Tethered again

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I know that I promised I wouldn’t write any more about the Sacrament of Reconciliation on this blog for quite a while, but almost a year has passed, and I think I could get off with one small little post.

When I considered becoming Catholic, I felt about the same level of enthusiasm for going to Confession that a dog feels about having a bath. My dog doesn’t think that baths are necessary, and I thought that confession was one of these unnecessary things which Catholics had added to Christianity.

Suffice to say that by the time, I actually went to the Sacrament of Reconciliation, I had changed my views on this considerably. Father K told me that I should go to Confession once a year ‘or when I felt the need to go’. After the trauma of making my first confession, I appreciated that it was useful and necessary, but I couldn’t imagine ever actually feeling the need to go.

I have been proved wrong on that last count. Sometimes I have felt so far away from God, that I have begun to wonder if confession would help. The first time I felt like this, I asked a Catholic friend how you know if you need to go to confession and realised that if I was asking the question then I probably already knew the answer. I told our parish priest how I was feeling. Without putting any pressure on me, he told me that he would hear my confession the next day if I still felt the same way. My answer came in the peace and relief I felt when I knew that I could go and confess the things which were bothering me.

I haven’t felt the incredible feelings of peace which other people talk about experiencing after the Sacrament of Reconciliation. I think that I am resistant to being carried away by feelings. However, I have felt as if I have been unblocked spiritually and able to move on.

There is still a Protestant part of me which is extremely suspicious of things like confession. Recently I was puzzling over the Sacrament of Reconciliation, and trying to justify it to myself. An image drifted into my mind of a helium balloon, bobbing around in the air high above the ground. I was the balloon. The ground was a long way below, but I was tethered to it by a long string. Although I moved around in the air currents, I was reassured that I wasn’t going to be blown high into the atmosphere where I might burst, or be carried away to a far off place.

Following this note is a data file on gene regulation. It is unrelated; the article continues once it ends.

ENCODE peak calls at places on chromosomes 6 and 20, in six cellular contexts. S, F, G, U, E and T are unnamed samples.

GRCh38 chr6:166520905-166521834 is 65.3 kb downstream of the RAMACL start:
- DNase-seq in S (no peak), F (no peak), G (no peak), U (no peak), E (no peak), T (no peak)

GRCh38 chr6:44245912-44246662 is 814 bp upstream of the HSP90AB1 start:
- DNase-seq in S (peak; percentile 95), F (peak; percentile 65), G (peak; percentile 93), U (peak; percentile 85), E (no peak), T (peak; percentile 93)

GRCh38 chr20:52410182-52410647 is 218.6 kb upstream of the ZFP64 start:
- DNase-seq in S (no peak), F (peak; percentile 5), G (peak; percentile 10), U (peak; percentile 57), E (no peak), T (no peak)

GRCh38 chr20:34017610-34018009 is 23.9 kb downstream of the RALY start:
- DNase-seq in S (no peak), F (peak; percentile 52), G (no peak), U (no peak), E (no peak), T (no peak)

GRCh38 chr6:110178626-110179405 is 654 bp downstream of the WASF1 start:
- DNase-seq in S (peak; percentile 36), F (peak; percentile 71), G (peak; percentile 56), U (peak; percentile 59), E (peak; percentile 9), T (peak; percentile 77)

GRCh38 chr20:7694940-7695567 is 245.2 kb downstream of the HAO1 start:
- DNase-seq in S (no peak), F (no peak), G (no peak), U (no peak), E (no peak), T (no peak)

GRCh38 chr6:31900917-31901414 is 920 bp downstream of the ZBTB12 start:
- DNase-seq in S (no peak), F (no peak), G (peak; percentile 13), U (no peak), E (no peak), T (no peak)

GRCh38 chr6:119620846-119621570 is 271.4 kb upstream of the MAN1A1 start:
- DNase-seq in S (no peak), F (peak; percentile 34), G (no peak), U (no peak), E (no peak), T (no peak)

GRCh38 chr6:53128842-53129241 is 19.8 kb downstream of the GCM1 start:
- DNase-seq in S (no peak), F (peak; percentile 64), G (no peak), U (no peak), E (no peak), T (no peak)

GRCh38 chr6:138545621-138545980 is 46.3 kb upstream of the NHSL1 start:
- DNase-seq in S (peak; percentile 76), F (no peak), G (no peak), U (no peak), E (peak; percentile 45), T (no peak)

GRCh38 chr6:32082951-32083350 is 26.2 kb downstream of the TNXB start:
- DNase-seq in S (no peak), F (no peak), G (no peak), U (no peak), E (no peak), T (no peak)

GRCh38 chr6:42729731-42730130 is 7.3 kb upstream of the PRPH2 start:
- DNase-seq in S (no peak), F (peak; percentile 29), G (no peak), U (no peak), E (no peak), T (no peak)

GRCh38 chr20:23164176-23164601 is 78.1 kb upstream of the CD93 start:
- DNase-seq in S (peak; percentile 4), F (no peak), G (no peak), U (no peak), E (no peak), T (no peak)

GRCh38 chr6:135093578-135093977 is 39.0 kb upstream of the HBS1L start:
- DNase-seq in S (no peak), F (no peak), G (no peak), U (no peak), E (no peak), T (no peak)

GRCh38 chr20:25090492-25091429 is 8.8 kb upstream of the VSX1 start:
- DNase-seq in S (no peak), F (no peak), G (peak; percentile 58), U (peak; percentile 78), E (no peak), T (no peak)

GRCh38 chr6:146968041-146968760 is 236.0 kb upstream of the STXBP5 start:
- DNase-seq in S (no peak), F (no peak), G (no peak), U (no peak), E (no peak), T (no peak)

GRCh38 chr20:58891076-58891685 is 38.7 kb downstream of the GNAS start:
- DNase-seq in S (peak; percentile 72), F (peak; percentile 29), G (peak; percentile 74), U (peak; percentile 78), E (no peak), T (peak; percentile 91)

The long string was my faith and the ground was the ground of my soul, the deepest part of me where God dwells.

Sharp gusts of wind put a strain on the string and it snapped. I began to float away. The strains of life and the bad choices I had made had been too much for my faith and I had lost contact with the ground. I was high up in the sky, and I wasn’t able to retie the other end of the string on my own.

I realised that the Sacrament of Reconciliation was the help that I needed to retie that string and renew my relationship with God.

As I meditated on this, I looked down and saw that some people had grabbed the end of the string, and were smiling and waving up at me. I was too far away to see their faces, but I think that they were the saints, letting me know that I wasn’t alone and that they would help me not to drift away until I had a chance to restore the link of faith.

My very last thought on this was that every time the string breaks and is retied, it gets shorter. The balloon moves a little closer to the ground, and I move a little closer to God.

 

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